“The investigations conducted and guidance offered by authorities are not enough. They must get tougher, otherwise lousy facilities will slip through the net, and accidents will continue,” said Maki Fujii, 38, of the Infant Safety Alliance, a group of families who have suffered bereavements through incidents in such places as childcare centers.
According to the ministry’s guidelines, prefectural governments must conduct scheduled inspections of unlicensed centers, in principle once every year, to check operations at the facilities.
However, according to the ministry, only about 70 percent of all relevant facilities in the nation were actually inspected in fiscal 2015.
Unlicensed facilities that do not meet national standards accounted for as much as 39 percent of the total. However, most only received written guidance. No unlicensed centers were forced to suspend their operations or close down.
A local official in charge said: “Inspections mainly consist of checking documents and verbally asking questions. We assume that a facility meets standards if its records are in order.”
There has been a series of cases in which inadequate facilities passed inspections and were caught engaging in careless practices — such as letting babies sleep on their stomachs and completing every child’s nap-time records at the same time after the fact — only after accidents happened.
Masako Maeda, a professor at Konan University and an expert on social security, said: “Annual inspections of unlicensed centers are not enough. Authorities should tighten supervision by securing more staff and conducting snap inspections. Announcing the results of inspections and offering administrative guidance in an easy-to-understand format for parents should also help prevent accidents.”
It is not the case that all licensed centers are safe or that all unlicensed day care centers are not.
In urban areas where demand for childcare is high, unlicensed centers take on such responsibilities as accepting children on waiting lists for licensed centers and providing care at night or during holidays when licensed centers do not.
What is needed are childcare facilities to which parents can entrust their children without anxiety, whether these facilities are licensed or not.
Expanded use of equipment
A conspicuous number of childcare facilities are now using devices such as surveillance cameras and monitoring equipment that check the breathing of sleeping children, in an effort to prevent accidents such as sudden deaths in their facilities.
These monitoring devices work by sounding an alarm when a child’s body stops moving. Staff at childcare facilities using the devices say that they provide a sense of security because they enable extra checking. They also say the devices reduce their workload. This fiscal year, the Tokyo metropolitan and Kawaguchi city governments began offering subsidies for facilities that installed monitoring equipment.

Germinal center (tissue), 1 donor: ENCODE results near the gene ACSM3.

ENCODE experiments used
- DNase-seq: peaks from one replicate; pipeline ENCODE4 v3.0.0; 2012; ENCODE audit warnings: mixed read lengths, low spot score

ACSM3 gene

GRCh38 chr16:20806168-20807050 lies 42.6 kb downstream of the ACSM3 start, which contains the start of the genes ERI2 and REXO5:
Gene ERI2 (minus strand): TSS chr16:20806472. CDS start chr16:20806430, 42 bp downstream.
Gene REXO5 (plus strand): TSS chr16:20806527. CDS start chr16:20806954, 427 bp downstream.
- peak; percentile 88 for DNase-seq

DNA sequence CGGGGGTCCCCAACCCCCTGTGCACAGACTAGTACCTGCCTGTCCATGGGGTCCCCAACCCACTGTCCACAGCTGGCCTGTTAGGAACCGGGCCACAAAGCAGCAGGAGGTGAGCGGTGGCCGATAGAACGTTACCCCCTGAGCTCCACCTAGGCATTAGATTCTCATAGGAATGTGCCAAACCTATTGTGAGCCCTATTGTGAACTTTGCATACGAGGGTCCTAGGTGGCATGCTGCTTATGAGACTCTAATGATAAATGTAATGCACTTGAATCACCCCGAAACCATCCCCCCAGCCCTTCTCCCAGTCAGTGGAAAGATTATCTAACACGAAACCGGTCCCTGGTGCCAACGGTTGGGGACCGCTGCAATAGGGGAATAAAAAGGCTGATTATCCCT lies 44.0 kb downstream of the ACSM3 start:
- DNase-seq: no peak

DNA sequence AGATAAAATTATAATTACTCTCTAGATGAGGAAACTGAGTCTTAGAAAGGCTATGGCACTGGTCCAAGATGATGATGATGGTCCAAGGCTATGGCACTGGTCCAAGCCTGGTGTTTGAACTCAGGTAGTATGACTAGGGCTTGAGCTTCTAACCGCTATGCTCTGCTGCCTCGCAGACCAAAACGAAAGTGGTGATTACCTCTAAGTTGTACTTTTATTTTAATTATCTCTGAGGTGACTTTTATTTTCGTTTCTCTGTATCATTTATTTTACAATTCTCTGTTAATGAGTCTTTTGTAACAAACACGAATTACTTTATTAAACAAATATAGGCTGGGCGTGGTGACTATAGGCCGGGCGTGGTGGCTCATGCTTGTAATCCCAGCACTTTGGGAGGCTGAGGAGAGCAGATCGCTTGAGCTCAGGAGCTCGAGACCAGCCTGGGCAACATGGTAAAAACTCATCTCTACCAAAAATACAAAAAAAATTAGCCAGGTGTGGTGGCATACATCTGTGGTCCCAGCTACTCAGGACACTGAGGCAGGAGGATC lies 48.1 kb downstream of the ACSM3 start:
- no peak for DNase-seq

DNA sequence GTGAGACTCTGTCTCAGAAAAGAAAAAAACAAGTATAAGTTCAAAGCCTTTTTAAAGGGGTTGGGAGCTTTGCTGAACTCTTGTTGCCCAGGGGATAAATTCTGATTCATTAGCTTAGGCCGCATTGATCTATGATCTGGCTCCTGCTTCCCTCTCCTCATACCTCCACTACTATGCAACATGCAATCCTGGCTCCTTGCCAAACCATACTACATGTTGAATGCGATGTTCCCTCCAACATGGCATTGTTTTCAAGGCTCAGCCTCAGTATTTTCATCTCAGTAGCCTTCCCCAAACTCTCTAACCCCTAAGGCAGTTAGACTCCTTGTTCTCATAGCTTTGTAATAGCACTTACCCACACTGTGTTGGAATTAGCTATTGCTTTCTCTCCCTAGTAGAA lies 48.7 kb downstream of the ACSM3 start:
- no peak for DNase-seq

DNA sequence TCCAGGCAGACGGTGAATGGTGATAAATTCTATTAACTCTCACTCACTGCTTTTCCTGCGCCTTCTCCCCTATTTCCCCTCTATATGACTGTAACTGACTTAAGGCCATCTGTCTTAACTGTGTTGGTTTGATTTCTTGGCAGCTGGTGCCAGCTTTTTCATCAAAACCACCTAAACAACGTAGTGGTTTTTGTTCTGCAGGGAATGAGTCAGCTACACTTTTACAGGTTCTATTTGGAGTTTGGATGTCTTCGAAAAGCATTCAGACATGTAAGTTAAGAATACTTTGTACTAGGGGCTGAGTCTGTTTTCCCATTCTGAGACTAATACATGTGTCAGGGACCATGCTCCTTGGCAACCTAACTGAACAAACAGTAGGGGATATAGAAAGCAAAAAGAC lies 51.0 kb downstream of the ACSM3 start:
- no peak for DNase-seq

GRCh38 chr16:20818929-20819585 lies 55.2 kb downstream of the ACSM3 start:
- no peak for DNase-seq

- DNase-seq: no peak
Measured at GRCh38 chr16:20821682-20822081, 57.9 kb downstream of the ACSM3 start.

The Health, Labor and Welfare Ministry is considering a system to provide subsidies to childcare facilities to cover the purchase costs of accident-prevention equipment such as monitoring devices. In fiscal 2015 and 2016, the ministry granted subsidies to facilities that planned to install surveillance cameras.
The cameras can be placed in day care centers so that children can be monitored even from offices and other locations. Footage from such cameras can also be used for verification purposes.
It is possible that such equipment will be more widely used at childcare facilities in the future. However, concerns have also been raised about over-reliance on equipment and the effectiveness of such devices.
Pediatrician Tatsuhiro Yamanaka, who is well versed in accidents at childcare facilities, said: “Central and local governments are not doing enough to verify how useful monitoring equipment is. Speeding up such verification should be given more priority than handing out subsidies to expand the use” of the devices.
■ Unlicensed day care centers
Childcare facilities that are not licensed by local governments must meet national standards set by the central government. These centers include facilities independently subsidized by local governments, facilities that operate without subsidies and “baby hotels” that offer late-night care or let children stay overnight. Unlicensed facilities are more common in urban areas where the high number of children on waiting lists for day care facilities is a serious problem. The new rules that mandate reporting of serious accidents also apply to such services as babysitting and “family support” activities in which people in the community are engaged in dropping and picking up children.